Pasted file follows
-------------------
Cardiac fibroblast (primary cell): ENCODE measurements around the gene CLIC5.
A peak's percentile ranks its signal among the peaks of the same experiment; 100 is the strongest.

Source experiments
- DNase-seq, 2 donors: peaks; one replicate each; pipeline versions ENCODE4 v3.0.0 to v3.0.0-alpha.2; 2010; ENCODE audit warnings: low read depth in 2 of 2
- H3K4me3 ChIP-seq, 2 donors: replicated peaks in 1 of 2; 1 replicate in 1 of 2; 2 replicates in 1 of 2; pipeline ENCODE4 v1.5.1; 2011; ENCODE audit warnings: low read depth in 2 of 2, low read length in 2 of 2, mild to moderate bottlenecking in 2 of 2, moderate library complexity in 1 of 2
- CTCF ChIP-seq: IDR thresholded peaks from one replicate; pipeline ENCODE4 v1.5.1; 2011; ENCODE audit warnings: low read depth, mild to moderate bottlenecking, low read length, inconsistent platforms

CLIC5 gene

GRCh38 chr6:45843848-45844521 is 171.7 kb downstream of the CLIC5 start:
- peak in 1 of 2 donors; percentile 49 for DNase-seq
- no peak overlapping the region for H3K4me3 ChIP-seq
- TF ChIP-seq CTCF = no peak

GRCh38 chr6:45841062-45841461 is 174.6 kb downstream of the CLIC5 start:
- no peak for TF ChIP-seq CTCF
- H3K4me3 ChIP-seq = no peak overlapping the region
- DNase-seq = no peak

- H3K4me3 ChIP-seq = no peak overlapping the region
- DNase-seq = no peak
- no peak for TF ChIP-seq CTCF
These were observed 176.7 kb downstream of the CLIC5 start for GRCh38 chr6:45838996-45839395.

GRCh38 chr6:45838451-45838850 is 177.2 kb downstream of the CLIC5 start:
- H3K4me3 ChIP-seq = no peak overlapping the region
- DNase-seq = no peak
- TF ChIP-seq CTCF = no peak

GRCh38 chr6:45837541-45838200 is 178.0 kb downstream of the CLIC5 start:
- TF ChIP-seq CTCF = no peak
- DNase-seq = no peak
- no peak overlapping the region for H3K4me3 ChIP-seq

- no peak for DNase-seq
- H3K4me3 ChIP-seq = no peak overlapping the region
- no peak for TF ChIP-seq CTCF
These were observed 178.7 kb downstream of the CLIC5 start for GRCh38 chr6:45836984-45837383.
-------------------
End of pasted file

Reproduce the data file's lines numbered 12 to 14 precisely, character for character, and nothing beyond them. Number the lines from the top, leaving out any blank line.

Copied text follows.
GRCh38 chr6:45841062-45841461 is 174.6 kb downstream of the CLIC5 start:
- no peak for TF ChIP-seq CTCF
- H3K4me3 ChIP-seq = no peak overlapping the region